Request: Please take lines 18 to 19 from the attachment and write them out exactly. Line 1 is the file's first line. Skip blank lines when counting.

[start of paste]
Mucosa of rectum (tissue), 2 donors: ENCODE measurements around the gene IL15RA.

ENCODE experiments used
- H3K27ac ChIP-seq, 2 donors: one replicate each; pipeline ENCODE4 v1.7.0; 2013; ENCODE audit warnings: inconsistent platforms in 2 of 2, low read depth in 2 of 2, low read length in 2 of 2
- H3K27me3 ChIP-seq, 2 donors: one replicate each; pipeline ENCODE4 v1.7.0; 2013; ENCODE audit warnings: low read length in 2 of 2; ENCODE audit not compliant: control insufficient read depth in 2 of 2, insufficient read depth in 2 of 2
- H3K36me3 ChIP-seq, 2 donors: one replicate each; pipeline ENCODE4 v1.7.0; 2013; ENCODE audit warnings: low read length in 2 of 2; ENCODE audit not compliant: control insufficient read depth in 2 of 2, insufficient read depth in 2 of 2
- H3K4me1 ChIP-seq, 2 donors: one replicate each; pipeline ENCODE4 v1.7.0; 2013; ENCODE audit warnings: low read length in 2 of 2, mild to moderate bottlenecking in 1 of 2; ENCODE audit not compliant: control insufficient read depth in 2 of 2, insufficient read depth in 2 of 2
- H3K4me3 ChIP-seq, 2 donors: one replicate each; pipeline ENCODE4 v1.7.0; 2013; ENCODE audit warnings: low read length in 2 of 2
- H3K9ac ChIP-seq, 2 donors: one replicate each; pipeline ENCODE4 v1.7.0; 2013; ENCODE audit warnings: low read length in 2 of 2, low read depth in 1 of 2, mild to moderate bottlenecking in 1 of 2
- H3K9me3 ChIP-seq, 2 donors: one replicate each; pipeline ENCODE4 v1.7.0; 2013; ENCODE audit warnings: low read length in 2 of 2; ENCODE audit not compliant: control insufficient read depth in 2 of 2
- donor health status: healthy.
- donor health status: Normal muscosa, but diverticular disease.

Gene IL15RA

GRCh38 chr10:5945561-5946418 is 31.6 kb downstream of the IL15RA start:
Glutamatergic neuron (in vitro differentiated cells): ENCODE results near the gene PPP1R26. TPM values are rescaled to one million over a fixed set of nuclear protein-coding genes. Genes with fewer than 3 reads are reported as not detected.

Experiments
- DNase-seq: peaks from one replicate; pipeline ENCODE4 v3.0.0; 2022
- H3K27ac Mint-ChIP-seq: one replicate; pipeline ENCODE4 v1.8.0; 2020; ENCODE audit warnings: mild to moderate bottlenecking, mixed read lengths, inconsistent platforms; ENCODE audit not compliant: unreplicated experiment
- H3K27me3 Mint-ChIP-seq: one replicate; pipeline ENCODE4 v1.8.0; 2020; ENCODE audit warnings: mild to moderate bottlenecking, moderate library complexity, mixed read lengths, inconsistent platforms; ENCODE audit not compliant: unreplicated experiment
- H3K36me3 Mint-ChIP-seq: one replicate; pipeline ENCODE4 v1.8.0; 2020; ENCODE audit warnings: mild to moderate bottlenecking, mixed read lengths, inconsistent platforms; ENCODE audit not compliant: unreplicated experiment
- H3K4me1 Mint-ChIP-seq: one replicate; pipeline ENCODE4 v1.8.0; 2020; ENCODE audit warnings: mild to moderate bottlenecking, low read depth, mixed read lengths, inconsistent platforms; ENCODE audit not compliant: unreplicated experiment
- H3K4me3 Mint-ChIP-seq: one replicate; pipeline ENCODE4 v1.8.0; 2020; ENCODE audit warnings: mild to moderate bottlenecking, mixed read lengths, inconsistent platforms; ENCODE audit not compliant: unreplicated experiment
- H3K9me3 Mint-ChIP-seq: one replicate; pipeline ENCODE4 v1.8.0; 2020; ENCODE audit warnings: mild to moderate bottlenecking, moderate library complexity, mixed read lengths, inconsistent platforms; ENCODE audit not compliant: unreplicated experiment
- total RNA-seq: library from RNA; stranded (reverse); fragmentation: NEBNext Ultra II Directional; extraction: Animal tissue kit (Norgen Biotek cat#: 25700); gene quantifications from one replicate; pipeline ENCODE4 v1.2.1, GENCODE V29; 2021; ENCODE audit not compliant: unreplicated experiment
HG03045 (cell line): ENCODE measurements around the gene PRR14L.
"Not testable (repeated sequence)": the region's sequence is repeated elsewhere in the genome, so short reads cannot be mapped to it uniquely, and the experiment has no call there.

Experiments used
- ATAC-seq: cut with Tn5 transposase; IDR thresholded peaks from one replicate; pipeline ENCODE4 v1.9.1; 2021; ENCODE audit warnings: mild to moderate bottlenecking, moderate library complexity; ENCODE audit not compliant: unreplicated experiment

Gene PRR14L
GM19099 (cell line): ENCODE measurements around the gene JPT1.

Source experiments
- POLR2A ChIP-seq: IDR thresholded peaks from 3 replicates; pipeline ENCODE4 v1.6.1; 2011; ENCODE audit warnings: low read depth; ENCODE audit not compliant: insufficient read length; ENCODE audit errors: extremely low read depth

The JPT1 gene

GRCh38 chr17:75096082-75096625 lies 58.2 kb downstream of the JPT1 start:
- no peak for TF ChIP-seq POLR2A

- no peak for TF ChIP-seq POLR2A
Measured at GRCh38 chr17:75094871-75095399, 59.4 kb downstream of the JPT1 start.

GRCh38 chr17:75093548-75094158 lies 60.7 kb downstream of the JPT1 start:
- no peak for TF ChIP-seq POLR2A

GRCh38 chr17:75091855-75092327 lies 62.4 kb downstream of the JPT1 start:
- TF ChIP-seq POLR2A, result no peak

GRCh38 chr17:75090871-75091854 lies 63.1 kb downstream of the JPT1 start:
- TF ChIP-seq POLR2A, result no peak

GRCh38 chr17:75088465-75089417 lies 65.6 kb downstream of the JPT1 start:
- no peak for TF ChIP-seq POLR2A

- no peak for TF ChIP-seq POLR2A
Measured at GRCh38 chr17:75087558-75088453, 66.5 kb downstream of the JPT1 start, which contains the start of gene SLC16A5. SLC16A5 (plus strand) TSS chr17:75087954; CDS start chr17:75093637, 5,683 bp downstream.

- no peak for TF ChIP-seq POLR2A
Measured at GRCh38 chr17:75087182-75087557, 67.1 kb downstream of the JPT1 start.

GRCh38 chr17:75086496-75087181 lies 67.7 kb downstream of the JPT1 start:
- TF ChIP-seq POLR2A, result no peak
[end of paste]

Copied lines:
- H3K27me3 Mint-ChIP-seq: one replicate; pipeline ENCODE4 v1.8.0; 2020; ENCODE audit warnings: mild to moderate bottlenecking, moderate library complexity, mixed read lengths, inconsistent platforms; ENCODE audit not compliant: unreplicated experiment
- H3K36me3 Mint-ChIP-seq: one replicate; pipeline ENCODE4 v1.8.0; 2020; ENCODE audit warnings: mild to moderate bottlenecking, mixed read lengths, inconsistent platforms; ENCODE audit not compliant: unreplicated experiment